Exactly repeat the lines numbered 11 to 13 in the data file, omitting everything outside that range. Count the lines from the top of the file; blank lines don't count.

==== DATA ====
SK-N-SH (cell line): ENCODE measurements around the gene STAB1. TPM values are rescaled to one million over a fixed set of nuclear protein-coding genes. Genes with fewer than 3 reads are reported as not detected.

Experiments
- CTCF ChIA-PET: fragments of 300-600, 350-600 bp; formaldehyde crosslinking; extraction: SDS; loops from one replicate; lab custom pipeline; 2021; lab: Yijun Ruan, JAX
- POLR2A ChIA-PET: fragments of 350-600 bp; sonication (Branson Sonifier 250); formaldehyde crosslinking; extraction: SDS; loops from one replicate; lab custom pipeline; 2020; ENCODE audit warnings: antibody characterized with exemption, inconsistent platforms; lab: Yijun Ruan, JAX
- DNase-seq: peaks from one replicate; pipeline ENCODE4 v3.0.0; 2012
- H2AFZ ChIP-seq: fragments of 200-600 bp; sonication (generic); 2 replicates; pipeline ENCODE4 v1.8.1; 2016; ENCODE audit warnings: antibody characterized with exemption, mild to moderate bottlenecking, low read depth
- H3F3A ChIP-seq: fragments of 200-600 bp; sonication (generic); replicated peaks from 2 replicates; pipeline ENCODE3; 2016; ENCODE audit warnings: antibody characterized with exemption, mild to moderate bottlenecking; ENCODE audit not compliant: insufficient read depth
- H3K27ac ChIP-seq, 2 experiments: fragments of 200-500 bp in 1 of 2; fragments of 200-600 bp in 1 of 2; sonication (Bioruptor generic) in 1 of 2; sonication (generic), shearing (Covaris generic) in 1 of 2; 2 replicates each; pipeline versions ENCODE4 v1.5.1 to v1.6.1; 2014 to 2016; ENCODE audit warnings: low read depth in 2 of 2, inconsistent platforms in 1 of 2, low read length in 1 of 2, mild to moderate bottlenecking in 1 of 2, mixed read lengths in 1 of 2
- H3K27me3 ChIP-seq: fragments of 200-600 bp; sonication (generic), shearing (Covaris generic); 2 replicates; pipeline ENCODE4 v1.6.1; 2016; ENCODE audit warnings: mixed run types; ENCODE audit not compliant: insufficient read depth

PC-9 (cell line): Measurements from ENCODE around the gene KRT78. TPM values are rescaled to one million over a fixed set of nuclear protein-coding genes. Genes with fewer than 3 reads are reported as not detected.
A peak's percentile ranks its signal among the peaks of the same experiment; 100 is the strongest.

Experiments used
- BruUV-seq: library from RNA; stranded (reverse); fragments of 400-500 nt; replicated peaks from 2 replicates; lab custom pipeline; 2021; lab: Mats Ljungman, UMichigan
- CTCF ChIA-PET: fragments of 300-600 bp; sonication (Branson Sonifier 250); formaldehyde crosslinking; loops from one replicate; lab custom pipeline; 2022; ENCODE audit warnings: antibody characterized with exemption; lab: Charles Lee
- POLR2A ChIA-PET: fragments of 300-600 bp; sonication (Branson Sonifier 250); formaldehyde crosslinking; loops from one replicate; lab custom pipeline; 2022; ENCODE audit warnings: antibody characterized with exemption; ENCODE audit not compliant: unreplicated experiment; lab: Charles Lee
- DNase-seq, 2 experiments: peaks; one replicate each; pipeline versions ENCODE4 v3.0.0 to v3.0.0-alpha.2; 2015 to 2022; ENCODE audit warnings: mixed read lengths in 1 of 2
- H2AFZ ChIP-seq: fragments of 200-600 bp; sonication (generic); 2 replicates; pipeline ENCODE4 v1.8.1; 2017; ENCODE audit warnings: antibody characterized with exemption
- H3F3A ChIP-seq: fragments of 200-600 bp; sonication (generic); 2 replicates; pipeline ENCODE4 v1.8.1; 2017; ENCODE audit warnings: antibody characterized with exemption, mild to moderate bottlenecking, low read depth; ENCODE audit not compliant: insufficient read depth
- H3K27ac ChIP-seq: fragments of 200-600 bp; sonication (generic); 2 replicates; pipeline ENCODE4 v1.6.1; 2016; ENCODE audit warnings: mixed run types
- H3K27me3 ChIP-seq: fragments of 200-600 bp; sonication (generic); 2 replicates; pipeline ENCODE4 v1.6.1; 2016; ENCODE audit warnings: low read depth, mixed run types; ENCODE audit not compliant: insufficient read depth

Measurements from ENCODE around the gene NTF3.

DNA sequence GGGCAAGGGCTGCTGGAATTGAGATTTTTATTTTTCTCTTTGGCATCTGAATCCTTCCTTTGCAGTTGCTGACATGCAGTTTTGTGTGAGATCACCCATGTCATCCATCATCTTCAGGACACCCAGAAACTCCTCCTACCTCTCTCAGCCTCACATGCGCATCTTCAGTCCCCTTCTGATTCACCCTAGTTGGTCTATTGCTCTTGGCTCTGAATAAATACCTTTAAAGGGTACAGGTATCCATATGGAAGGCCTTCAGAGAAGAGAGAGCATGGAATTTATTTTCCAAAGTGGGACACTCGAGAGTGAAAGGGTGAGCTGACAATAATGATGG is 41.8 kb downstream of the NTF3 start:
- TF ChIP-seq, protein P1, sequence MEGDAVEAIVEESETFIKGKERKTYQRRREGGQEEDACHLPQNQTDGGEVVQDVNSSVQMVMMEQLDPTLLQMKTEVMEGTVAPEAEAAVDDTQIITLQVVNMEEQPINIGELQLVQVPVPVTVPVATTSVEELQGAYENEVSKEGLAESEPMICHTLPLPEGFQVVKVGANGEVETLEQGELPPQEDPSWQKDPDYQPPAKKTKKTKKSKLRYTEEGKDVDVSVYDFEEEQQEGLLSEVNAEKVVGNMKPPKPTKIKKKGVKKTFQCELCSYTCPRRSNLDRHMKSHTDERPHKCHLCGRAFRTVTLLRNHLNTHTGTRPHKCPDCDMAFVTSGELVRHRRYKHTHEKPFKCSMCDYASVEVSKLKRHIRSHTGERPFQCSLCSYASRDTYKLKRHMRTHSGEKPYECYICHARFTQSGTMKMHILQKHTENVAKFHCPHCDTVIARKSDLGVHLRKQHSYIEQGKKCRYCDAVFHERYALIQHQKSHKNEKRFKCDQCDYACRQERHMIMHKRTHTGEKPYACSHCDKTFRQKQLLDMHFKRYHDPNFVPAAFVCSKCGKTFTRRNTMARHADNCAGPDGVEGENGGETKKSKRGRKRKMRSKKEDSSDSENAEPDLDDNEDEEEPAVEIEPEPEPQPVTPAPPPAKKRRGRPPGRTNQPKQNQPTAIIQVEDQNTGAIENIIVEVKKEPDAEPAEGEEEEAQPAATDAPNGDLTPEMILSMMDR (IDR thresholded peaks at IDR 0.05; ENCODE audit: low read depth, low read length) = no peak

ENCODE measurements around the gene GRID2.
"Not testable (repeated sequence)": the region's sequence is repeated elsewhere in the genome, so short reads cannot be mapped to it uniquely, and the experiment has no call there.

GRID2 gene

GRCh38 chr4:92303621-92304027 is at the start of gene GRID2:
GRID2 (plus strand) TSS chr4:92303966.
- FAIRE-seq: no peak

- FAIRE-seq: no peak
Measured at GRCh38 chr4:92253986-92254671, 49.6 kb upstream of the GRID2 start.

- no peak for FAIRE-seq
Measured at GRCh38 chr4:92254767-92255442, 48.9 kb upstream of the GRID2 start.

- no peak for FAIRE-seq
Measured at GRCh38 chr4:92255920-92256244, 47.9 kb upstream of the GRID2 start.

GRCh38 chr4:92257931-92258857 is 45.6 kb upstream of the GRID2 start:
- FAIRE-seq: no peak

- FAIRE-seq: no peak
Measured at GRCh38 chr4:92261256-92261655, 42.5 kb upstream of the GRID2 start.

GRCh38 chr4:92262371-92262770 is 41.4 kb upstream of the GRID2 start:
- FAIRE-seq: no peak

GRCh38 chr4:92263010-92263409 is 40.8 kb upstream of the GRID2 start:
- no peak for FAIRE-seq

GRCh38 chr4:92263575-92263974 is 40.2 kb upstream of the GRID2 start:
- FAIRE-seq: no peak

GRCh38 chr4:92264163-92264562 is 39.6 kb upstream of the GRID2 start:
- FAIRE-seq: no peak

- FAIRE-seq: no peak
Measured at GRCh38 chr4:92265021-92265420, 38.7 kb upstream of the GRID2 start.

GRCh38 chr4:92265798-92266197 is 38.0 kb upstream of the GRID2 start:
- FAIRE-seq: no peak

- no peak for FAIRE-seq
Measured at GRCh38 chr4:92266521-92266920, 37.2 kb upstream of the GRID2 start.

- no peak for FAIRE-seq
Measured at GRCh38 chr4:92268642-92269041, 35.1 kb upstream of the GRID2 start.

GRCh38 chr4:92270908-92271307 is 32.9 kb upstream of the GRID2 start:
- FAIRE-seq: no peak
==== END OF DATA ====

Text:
A peak's percentile ranks its signal among the peaks of the same experiment; 100 is the strongest.

Experiments used
- BruUV-seq: library from RNA; stranded (reverse); fragments of 400-500 nt; replicated peaks from 2 replicates; lab custom pipeline; 2021; lab: Mats Ljungman, UMichigan